Marc Jacobs and the Monumental Dream of New York

Fashion week ended with a designer who thinks big. Finally.

Comments: 17

  1. A former New Yorker loves this article. So beautifully written I felt like I was there. I certainly would have liked too. Thank you Vanessa for reminding us all how inspiring and wonderful clothes can be even and that good design prevails. Given that Mr. Jacobs will be featured in this weeks Sunday paper the timing is perfect.

  2. YES! And I don’t just mean Young East Sider! we are now. The only constant is change. I’m a NY 80s child with 18 year old daughters born in Manhattan but raised in Colorado. Their world belongs to them and their cohort. That Marc Jacobs is communicating with dancers and movement and these gorgeous clothes makes sense. There’s really no words, anymore.

  3. The wardrobe of a city that once was, filling skyscraper boardrooms and ballrooms, typist pools and art collectives, and may never be again. The clothes of the dream that was New York.....this really says it all. Thanks Vanessa!

  4. Gorgeous clothes, wonderful review. Feeling inspired by both. Thank you.

  5. As a professional within the fashion world I have attended hundreds of shows in NYC and Europe. Long retired now I read this and saw a video as well and realized this will long be remembered as an amazing show due to the clothes. The vibrancy of them and the ability to see actually worn in real life. I confess that few shows I was witness to jog my memory now. Yes a few indeed. This - if I were still working in that world - would certainly stay alive in memory for quite awhile. Job well done Marc.

  6. For years now we live in an America where dress is defined by a unisex uniform. Tee shirt/shirt, pants, hoodie with variations of that template. The clothing presented here generates a nostalgia for those eras when dressing for the day was a fashion statement presented for public view. Sadly today, what reigns is the roll out of bed, out the door look.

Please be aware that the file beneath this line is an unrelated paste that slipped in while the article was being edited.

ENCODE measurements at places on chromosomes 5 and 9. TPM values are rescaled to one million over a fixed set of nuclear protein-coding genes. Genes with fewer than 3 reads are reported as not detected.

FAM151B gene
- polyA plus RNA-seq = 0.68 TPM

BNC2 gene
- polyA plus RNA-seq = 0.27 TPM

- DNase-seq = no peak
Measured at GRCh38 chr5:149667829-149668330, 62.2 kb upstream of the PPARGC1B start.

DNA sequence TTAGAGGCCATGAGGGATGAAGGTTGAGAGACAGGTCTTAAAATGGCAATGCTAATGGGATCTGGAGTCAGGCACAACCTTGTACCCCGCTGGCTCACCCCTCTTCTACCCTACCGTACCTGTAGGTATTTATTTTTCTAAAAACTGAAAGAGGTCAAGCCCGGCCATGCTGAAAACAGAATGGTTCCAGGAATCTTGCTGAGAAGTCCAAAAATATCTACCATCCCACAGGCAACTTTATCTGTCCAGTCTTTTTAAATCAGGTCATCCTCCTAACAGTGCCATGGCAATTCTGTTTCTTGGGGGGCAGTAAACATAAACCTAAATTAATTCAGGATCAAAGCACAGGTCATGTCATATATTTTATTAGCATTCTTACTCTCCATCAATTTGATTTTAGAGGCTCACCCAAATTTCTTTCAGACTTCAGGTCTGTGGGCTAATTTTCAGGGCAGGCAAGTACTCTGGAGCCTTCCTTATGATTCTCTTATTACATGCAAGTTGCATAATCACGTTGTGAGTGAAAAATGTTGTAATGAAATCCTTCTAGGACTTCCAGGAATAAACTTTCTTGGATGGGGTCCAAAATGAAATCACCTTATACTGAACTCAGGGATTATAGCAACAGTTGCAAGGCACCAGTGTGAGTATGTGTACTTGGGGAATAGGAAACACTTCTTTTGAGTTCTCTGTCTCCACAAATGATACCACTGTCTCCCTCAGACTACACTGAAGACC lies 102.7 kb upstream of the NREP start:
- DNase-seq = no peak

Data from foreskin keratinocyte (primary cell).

7. Beautifully written. This could be your Pulitzer submission.

  8. That Guy Trebay and Vanessa Friedman have both chosen to eulogize what is now only a New York of the mind makes me sad coming to terms with what that means because I spent my youth there-- and I do meant SPENT. But it also makes me glad I left 16 years ago for sunnier climes out west and part time in my rust belt hometown, now flourishing. I spent a long weekend in New York last month, thinking it just long enough to suspend my disbelief of what it has become. But alas, in the middle of a snowstorm we spontaneously stumbled into Barneys on Madison only to find prices slashed and a shamble of picked over shelves. In shock, I hastily texted photos of the wreckage to another former New Yorker on the west coast. His response was, "Things change."

  9. Absolutely amazing!

  10. The clothes are nostalgic, well-cut, wearable, but ultimately...boring. Peter Pan collars, minis and vests, wide-cut coats, I’d love to see women wearing these looks on the street, it’s true. A nice Jacobs collection. But, sigh, there’s nothing original and grabbing here, and I get the feeling these days that a lot of young women end up wearing normcore clothes because all the options bore, basically. Bring on Janelle Monae and Nathalie Portman’s Oscar looks: hoods, capes, Billy Porter’s feathers. Fashion needs more wearable wow.

  11. These clothes are wonderful.

  12. There was a time when Fashion Week was the buzz of the city or at least it felt like a larger part of the city was aware of it. With the democratization of fashion, these shows just feel inconsequential. A major New York industry event didn't get widespread media an it's dwindling each year. Designer visions just don't metastasize onto the streets like in fashionable days of yore. With the rise of fast fashion, more importance is placed on buying accessories (bags and jewelry) than the clothing. Do fashion shows matter anymore and is this best way for designers to reach out to retailers and consumers?

  13. @MRT I remember that time and how it truly affected fashion everywhere (especially at the stores I could afford to shop at). Fashion seems all over the place now and yes, I believe, too much emphasis on accessories rather than clothes.

  14. Exquisite. Wearable for all sizes and shapes. Quality. Wow.

  15. Each garment looks like it was made for Barbie out of single pieces of cloth and Velcro.

  16. Why not a photo of Elite Model Aaron Philip wearing a glorious Marc Jacobs as she poses in her wheelchair? This trans model with cerebral palsy should have been on the RUNWAY!!! Not enough to just have her on the side. She should be celebrated as should Marc’s designs! Next year on Marc Jacobs’ runway! Shout it loud! Come on Marc! You can do it!!!

  17. YES!YES!YES! New York should never forget its power. This outstanding article was a call to action that everyone in NY fashion needs to hear!!